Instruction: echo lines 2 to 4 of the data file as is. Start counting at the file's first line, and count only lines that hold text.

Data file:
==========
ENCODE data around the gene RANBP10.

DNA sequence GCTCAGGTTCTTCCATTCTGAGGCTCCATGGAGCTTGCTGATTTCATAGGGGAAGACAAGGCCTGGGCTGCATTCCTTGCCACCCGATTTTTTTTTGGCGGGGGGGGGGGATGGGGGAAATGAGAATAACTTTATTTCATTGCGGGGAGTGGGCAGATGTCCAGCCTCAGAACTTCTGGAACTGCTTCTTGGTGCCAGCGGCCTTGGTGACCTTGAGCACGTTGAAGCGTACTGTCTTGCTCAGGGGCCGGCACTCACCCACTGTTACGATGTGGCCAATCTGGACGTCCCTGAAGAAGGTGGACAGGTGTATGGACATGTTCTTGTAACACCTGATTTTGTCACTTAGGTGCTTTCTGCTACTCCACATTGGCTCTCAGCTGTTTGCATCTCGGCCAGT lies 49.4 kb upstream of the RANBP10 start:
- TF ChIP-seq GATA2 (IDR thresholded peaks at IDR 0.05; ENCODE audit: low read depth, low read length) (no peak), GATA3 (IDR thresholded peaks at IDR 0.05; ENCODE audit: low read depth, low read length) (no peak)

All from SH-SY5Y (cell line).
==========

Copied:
DNA sequence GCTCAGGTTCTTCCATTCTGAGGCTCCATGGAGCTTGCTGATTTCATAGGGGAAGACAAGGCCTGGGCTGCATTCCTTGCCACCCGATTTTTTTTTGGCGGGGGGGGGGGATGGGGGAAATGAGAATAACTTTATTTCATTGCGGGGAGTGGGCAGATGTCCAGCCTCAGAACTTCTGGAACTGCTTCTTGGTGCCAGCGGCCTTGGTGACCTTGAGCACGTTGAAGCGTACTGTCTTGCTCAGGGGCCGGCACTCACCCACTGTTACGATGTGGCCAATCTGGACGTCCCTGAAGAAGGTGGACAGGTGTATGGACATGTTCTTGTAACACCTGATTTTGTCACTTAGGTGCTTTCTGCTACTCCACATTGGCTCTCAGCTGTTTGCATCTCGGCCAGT lies 49.4 kb upstream of the RANBP10 start:
- TF ChIP-seq GATA2 (IDR thresholded peaks at IDR 0.05; ENCODE audit: low read depth, low read length) (no peak), GATA3 (IDR thresholded peaks at IDR 0.05; ENCODE audit: low read depth, low read length) (no peak)

All from SH-SY5Y (cell line).